New answers tagged parashat-bereishit
I found an answer in mitzvot habait page 83 That it is because it was before the pain of child birth (also for the woman) But after the pain it is in singular only the man has the (full) obligation Beraishis 35.11 פְּרֵה וּרְבֵה
Yerushalmi Chagigah 2:1, דבר אחר ולמה בבי"ת שהוא בלשון ברכה ולא באל"ף שהוא לשון ארירה אמר הקדוש ברוך הוא איני בורא את עולמי אלא בבי"ת שלא יהו כל באי העולם אומרין היאך העולם יכול לעמוד ונברא בלשון ארירה אלא הריני בורא אותו בבי"ת בלשון ברכה ואולי יעמוד. Tanchuma Bereishis 5, למה פתח בברייתו של עולם בבי"ת ולא באל"ף והלא א' ראש לכל האותיות אלא לפי ...
If you see the previous verse (22), it is obviously a statement about mankind. Mor, you can see that the verse 22 states "האדם". G-d chase away mankind from Garden of Eden.
Adam is tzurah, Chava is chomer. The chet etz hadaas was to split the hashpaah of tzurah and chomer so each became destructive in its own right, es hakruvim (chomer) vees lahat hacherev (tzurah). Adam (super tzurah) now needs to serve the earth to reconnect himself to chomer. Chava (super chomer) now needs pain in child bearing to create tzurah (through ...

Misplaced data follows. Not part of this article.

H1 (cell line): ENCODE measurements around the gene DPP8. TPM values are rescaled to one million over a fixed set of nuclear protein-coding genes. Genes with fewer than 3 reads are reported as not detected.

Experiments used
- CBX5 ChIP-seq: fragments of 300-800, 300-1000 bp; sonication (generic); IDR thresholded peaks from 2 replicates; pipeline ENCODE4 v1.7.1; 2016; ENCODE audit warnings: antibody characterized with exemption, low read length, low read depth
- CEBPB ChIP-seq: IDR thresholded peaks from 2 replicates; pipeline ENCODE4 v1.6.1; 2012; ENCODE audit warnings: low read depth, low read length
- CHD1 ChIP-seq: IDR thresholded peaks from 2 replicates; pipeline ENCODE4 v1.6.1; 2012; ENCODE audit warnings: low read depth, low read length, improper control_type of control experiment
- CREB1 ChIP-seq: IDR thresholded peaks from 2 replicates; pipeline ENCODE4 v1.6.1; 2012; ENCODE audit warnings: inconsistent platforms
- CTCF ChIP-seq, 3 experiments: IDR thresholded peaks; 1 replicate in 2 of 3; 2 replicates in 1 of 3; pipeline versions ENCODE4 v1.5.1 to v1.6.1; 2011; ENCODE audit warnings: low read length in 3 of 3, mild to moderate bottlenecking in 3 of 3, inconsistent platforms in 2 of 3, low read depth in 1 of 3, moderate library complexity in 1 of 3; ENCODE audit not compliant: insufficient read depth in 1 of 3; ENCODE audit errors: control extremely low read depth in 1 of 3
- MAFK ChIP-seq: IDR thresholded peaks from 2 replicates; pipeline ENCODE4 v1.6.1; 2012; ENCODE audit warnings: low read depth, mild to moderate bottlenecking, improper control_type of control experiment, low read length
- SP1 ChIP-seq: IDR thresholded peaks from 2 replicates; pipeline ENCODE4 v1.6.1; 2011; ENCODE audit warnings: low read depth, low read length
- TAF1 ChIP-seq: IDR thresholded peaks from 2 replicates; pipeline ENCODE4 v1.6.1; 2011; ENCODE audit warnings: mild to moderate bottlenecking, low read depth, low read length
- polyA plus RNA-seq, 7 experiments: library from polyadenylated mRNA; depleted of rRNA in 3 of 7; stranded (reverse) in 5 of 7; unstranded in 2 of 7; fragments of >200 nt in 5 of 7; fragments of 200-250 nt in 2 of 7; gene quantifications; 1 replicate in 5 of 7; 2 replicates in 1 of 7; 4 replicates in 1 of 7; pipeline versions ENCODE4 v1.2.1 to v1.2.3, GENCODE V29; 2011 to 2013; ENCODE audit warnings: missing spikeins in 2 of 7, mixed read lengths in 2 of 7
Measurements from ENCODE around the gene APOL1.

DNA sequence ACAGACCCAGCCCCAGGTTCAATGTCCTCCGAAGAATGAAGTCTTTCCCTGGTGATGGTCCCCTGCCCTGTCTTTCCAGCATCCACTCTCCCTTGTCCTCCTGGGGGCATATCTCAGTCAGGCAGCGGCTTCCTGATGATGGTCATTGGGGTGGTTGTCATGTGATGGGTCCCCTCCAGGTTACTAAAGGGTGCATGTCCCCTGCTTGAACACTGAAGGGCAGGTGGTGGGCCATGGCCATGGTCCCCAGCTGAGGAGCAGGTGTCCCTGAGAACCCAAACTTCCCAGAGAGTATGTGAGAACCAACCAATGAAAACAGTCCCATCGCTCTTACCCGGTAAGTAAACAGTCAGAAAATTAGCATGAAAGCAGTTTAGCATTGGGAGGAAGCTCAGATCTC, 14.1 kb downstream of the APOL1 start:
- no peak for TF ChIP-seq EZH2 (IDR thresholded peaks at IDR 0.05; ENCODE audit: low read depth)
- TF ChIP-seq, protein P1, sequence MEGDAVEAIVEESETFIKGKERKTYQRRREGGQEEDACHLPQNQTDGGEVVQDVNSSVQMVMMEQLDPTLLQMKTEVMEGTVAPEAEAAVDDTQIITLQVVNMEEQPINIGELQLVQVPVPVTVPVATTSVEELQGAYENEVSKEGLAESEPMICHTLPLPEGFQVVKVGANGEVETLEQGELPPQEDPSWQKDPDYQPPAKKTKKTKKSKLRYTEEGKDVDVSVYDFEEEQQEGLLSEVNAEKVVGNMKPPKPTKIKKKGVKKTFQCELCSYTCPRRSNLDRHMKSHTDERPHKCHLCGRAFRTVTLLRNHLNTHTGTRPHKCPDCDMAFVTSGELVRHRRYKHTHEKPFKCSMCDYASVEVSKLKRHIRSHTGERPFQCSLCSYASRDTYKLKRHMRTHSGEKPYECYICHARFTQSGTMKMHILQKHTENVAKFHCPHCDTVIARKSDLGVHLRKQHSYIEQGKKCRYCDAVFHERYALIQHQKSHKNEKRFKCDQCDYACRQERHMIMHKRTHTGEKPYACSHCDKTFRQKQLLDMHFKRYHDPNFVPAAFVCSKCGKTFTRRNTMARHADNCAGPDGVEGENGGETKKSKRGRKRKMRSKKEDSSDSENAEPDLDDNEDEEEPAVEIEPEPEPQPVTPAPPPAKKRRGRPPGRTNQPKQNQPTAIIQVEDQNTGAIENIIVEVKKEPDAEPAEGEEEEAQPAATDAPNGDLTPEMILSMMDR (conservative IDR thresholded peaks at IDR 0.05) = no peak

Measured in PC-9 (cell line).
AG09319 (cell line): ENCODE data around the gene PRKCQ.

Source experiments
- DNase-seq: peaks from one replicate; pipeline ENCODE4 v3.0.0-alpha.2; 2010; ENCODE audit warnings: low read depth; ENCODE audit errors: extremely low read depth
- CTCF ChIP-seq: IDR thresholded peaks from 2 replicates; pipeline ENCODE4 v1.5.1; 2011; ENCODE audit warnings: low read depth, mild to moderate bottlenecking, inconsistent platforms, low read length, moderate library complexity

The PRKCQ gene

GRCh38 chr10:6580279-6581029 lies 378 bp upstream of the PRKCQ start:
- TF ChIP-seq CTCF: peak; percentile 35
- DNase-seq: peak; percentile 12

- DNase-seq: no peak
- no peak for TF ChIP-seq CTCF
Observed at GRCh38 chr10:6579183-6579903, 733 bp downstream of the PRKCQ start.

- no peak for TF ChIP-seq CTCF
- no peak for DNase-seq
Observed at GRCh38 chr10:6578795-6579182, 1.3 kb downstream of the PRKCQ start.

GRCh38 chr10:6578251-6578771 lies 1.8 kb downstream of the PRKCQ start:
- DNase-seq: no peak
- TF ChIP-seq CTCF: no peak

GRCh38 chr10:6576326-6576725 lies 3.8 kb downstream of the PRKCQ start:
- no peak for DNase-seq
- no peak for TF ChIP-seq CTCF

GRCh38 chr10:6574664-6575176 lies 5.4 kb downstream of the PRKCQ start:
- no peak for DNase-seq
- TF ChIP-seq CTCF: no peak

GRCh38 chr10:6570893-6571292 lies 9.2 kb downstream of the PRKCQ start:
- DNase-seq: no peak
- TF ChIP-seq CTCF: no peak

The basis of the question is a misconception of the roots of the words. Eitz means tree, and its plural is eitzim. Eitzah means advice, and its plural is eitzos. Both words are Hebrew.
When I read that piece, I imagined a giant onion of water, with lots of layers. When Hashem created the firmament, He took one of the middle layers and "crusted" it, such that it became solid. He then took a lower layer, still with plenty of water beneath it, and did the same thing, emptying out all the water between these two layers. (Based on note 3 in the ...
Take a look at the first Ramban in Sefer Bereishis. He makes reference to an idea that Hashem created a "yuli" and created everything else from that. I've seen two explanations for this: one is the atom and the other is the Big Bang.
The most straightforward reading of the passuk is most likely "And Hashem God banished him (Adam) from Gan Eden to work the ground from which he (Adam) was taken" and, as can easily be inferred, Chavah as well, though she was neither to work the ground nor taken from the ground. Why it specifies Adam specifically? Who knows. Maybe there was a bigger concern ...
Top 50 recent answers are included